Color of Pugs at Birth

Most pugs are fawn with a black muzzle, but black is also accepted by the breed standard.

Most pugs are fawn with a black muzzle, but black is also accepted by the breed standard.

If small, snorting dogs tickle your fancy, a pug may be the right dog for you. These jovial little jokers can bring a smile to even the most frustrated dog owner. Although most pugs are fawn and black at birth, "fawn" covers a range of hues. Black is also accepted.

Fawns

Fawn is one of the two accepted coat colors under American Kennel Club registration guidelines. Fawn is characterized by a light tan or cream-colored coat and darker brown or black hairs around the face. When fawn puppies are born, their coats may range anywhere from tan to brown and will lighten as the pups grow up. The black mask must be present for the puppy to be considered a true fawn.

Blacks

Black is the other pug color recognized by the AKC. Black pugs are black from head to tail and are free of any light hairs. Any white patches are considered a mismark, and may render your pug ineligible for AKC conformation shows. Black pups look like little lumps of coal at birth, and they maintain that solid black coloration throughout their lives.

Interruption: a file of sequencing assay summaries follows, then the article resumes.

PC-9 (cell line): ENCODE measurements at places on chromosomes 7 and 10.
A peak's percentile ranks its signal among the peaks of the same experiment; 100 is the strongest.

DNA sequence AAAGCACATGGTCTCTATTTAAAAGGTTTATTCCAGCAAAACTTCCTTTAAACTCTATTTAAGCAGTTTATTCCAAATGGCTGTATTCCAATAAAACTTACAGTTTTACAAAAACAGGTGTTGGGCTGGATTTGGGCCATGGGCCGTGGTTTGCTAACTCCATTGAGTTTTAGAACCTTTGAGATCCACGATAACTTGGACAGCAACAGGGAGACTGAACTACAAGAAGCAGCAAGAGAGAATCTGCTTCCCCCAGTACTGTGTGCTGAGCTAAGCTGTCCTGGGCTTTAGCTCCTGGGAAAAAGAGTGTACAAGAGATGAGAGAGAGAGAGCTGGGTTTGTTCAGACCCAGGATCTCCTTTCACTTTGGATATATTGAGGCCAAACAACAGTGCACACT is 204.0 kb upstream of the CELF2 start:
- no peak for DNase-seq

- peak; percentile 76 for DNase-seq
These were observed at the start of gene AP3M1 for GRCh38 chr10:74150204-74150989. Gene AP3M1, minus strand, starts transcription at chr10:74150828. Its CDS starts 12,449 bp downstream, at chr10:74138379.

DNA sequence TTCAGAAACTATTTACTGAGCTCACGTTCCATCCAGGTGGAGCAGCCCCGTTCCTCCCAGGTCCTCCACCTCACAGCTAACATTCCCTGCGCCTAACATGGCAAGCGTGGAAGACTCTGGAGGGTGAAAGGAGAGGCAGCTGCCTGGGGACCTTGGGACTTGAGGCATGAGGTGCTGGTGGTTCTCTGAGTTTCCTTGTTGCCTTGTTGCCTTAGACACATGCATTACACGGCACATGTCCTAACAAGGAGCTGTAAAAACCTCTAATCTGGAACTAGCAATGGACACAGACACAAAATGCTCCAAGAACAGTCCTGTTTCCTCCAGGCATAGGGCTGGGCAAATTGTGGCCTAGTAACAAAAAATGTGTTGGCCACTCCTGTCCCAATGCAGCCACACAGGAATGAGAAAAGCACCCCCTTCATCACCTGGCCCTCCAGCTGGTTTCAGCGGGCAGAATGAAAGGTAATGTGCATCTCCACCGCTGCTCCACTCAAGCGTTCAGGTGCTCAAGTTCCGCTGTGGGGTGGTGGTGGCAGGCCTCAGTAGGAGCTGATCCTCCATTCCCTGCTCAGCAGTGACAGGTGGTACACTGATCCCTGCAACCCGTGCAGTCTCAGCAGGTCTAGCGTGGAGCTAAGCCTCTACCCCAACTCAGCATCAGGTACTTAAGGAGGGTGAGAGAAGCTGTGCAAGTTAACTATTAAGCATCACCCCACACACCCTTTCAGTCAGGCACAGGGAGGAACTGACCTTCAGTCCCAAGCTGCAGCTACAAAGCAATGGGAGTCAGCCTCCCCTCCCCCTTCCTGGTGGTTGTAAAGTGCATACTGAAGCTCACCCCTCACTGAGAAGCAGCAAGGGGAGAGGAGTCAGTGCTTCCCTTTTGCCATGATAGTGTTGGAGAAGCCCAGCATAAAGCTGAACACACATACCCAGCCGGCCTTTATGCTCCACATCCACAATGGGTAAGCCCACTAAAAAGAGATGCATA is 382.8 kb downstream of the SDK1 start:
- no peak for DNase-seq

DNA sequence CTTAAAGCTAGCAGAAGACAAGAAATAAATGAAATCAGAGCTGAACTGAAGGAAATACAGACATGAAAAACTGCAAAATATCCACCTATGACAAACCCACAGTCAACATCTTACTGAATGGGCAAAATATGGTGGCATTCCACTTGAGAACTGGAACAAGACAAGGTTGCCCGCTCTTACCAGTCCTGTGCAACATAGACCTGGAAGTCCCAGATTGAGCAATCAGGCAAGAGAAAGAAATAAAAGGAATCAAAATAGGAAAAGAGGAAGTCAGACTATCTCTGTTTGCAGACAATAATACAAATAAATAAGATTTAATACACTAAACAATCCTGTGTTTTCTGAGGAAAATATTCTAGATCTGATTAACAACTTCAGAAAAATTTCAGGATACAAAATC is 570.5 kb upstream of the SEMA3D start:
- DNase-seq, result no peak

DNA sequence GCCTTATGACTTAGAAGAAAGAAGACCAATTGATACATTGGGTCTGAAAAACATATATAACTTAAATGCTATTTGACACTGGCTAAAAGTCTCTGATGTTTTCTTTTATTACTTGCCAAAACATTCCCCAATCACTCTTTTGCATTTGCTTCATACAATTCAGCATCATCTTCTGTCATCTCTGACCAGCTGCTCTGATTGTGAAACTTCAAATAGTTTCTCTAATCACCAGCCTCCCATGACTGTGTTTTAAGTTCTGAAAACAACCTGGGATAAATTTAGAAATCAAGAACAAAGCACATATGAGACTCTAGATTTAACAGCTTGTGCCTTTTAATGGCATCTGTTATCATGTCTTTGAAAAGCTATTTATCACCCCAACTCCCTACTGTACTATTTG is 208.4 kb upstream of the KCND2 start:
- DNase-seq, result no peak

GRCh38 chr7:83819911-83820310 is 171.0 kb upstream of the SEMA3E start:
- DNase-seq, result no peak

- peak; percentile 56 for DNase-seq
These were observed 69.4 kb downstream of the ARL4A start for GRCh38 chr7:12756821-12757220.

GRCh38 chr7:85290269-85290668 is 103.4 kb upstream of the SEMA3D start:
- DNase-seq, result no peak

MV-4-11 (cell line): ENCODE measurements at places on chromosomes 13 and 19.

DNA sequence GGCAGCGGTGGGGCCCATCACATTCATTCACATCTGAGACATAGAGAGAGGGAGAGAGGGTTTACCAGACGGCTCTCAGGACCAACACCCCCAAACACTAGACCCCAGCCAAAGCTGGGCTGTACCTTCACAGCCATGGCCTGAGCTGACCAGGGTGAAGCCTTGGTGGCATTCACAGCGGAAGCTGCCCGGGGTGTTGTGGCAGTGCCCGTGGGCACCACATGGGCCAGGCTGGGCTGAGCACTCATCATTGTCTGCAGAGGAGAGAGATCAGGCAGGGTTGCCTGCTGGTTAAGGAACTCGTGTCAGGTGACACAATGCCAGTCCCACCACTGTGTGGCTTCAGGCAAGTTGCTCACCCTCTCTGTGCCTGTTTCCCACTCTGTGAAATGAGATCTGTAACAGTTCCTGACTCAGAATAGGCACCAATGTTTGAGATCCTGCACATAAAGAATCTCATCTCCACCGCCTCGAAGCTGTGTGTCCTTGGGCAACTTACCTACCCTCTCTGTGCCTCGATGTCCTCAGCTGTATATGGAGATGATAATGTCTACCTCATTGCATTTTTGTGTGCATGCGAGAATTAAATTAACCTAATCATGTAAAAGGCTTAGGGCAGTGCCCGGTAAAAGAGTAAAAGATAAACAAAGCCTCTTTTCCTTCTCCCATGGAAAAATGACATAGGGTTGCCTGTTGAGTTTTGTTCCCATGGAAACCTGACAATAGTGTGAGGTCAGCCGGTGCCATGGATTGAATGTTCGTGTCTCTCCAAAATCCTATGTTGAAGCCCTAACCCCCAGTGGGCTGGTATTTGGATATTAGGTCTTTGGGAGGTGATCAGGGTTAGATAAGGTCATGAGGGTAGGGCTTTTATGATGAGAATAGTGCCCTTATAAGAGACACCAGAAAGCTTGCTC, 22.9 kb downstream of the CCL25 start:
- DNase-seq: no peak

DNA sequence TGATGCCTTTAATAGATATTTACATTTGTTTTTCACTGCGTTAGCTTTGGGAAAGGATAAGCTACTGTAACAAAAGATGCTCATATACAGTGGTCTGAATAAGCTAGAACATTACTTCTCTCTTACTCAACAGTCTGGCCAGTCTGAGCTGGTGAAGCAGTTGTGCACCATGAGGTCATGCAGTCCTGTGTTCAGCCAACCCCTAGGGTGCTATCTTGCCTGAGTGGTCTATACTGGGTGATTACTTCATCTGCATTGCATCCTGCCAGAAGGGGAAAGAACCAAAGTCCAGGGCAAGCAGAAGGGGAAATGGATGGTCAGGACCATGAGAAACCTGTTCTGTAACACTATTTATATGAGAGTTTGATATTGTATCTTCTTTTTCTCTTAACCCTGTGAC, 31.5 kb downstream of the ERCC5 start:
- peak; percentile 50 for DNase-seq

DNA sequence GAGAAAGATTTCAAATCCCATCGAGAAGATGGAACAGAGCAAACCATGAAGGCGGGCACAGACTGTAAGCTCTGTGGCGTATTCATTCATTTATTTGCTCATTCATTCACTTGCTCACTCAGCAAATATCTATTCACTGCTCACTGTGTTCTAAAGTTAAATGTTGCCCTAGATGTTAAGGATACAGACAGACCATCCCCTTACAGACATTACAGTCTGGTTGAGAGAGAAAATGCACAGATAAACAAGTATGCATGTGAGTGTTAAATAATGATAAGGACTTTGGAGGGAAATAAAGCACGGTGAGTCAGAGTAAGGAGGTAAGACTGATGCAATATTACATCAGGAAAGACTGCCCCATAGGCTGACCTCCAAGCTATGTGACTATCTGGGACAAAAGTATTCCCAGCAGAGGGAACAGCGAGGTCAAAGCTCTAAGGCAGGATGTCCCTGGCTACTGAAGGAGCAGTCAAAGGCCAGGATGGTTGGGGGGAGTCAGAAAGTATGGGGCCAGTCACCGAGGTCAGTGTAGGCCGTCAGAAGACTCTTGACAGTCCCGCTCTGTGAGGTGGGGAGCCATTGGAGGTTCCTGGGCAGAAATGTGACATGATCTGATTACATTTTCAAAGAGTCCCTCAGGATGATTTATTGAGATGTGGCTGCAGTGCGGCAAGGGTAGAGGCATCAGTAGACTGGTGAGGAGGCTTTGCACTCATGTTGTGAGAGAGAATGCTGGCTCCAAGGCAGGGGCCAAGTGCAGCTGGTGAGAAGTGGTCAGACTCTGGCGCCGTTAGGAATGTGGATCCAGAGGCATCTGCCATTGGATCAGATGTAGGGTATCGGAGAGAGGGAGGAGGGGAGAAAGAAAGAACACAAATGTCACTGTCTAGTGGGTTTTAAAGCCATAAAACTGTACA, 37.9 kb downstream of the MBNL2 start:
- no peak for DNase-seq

Apricots

Apricot pugs are a variation of the fawn coloration. Apricots have the same base coat as the fawn pug, with a few reddish-brown hairs scattered around the coat to give a slightly red tone, reminiscent of an apricot. Apricot pups are typically redder than fawn pups at birth, with the strong red color fading to a peach shade with age. The strong black mask should also be present in apricot pugs.

Other Colors

While not as common as other colors, white, brindle and chocolate pups occasionally crop up. White pugs are an even shade of white or cream, and lack the mask of fawn dogs. Brindle puppies are born with a mixture of hair colors, and the traditional brindle stripes develop as the pups get older. Chocolate puppies are born looking like a milk chocolate bar, and the cocoa color stays consistent through adulthood.

 

About the Author

Louise Lawson has been a published author and editor for more than 10 years. Lawson specializes in pet and food-related articles, utilizing her 15 years as a sous chef and as a dog breeder, handler and trainer to produce pieces for online and print publications.

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